Do you need to maintain readability of the protocol itself? If so, why? Human-readable(that is, text strings) protocols like the example you gave have multiple downsides. First obvious one is the bandwidth requirements; it is surely much more compact to send out 0x01, 0x00 than something like "USER LOGIN\n", let alone longer phrases as you described. The second is security. For example what do the bytes 0x3C, 0x02 and 0x7F mean in terms of protocol? The only way to figure out is to start reverse-engineering the binaries. Much more tedious work, and not always that trivial.

Frankly, I see absolutely no real benefits of using human readable protocols, unless they are specifically meant to be human readable - something which I don't see happening that often. I would strongy advice against strings in protocols. Please, don't.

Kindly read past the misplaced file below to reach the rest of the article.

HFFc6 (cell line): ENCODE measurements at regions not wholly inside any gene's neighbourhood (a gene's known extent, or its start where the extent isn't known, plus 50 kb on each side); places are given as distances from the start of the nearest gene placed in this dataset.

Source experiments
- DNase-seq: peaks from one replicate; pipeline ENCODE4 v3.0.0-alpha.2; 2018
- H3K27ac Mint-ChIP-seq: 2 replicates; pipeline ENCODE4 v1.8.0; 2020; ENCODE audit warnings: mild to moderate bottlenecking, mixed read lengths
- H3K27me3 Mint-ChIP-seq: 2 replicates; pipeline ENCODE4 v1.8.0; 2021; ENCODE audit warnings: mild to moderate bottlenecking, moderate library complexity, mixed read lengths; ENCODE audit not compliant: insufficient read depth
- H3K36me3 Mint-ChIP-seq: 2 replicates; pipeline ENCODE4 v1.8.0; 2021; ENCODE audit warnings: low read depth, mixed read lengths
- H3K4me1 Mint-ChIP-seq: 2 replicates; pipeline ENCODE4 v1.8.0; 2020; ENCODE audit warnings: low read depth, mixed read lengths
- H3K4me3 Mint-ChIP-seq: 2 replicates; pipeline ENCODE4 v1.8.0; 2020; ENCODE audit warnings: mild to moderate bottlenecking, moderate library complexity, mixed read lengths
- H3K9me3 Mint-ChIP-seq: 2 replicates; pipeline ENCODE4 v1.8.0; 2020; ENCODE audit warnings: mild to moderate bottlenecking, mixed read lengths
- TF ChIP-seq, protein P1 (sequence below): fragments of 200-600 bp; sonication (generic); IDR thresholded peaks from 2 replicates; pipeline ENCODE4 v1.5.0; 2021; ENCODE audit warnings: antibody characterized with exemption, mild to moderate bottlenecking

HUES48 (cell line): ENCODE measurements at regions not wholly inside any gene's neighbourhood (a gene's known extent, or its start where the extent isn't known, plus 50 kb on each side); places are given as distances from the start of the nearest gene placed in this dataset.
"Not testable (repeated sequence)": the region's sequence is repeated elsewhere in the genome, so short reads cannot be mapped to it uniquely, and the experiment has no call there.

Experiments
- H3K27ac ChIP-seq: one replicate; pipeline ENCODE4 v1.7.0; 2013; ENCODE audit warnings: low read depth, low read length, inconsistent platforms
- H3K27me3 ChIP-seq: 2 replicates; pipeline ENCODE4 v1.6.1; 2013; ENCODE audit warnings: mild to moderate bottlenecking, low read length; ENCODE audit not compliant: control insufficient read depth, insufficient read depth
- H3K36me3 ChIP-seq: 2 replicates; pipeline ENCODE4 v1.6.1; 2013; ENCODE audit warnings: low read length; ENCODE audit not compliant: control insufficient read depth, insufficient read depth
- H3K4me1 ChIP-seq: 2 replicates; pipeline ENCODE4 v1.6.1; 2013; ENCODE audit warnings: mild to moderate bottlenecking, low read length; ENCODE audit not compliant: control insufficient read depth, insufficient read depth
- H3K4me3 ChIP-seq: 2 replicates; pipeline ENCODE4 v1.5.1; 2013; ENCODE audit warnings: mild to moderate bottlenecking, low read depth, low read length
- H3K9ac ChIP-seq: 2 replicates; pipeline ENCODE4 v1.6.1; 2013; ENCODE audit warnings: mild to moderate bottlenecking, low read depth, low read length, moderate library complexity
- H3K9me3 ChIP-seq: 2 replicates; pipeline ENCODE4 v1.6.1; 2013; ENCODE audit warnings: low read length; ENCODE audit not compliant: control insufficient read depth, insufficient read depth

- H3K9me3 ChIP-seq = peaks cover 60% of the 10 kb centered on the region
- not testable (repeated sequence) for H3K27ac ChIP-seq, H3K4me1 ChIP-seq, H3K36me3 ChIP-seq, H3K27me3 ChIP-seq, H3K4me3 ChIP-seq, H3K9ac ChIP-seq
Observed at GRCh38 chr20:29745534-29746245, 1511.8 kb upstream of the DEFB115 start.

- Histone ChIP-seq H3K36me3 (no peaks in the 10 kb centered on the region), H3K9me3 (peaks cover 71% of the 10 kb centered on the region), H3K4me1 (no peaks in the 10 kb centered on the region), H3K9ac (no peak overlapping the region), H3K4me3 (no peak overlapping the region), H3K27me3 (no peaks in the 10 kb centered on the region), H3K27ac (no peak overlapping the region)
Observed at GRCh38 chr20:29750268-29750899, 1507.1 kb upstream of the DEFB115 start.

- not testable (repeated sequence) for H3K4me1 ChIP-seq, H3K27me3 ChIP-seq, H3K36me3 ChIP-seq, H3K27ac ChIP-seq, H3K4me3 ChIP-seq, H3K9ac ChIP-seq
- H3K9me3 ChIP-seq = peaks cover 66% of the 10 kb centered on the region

• so because of size only? does size of commands such mutter? it's not easier for humans, it's easier for me to debug (just a bit).
    – cnd
    Apr 4, 2012 at 9:21
  • 1
    Size matters all the time. Just because bandwidth "is unlimited"(for now, and for some it might not be at all) it doesn't mean you shouldn't preserve it. It's just a matter of "good practices", why would you waste something which you could easily conserve? I think finese is important, especially when we deal with communications. Minimizing overhead and "bloat" should be something to thrive for, because it affects everyone using the network.
    – zxcdw
    Apr 4, 2012 at 11:09
  • 1